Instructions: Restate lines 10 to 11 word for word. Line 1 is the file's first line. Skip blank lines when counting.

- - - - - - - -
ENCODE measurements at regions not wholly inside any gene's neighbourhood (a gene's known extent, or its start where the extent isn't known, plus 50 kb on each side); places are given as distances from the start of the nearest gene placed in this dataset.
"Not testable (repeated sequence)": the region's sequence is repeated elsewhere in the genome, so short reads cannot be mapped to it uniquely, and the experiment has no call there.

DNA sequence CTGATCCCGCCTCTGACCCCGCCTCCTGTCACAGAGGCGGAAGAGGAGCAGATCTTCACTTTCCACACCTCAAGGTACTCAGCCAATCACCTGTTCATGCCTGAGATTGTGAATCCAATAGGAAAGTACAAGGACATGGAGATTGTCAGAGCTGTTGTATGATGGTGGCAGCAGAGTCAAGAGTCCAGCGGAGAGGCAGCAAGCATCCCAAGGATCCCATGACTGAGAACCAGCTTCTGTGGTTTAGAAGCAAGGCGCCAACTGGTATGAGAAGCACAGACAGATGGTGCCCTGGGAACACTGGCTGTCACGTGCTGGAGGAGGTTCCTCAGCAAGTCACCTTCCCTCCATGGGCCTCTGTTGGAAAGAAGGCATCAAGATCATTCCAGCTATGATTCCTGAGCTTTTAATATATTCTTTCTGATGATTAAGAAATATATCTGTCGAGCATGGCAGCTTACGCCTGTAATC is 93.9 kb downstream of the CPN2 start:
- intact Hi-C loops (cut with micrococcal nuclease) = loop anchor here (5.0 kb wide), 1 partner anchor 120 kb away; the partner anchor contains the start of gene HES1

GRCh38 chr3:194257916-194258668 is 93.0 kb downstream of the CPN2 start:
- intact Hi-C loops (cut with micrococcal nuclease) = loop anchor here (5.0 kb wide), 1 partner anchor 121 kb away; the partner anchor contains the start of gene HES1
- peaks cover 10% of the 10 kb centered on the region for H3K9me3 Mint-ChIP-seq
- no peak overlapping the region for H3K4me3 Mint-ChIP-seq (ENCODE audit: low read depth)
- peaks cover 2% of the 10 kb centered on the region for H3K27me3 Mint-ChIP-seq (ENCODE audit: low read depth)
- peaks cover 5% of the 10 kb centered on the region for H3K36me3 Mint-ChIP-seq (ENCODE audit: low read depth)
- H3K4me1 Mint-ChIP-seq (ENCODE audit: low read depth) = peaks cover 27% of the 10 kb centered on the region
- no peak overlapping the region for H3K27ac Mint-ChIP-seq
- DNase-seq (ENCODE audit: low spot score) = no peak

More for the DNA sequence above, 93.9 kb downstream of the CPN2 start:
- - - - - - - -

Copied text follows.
- peaks cover 5% of the 10 kb centered on the region for H3K36me3 Mint-ChIP-seq (ENCODE audit: low read depth)
- H3K4me1 Mint-ChIP-seq (ENCODE audit: low read depth) = peaks cover 27% of the 10 kb centered on the region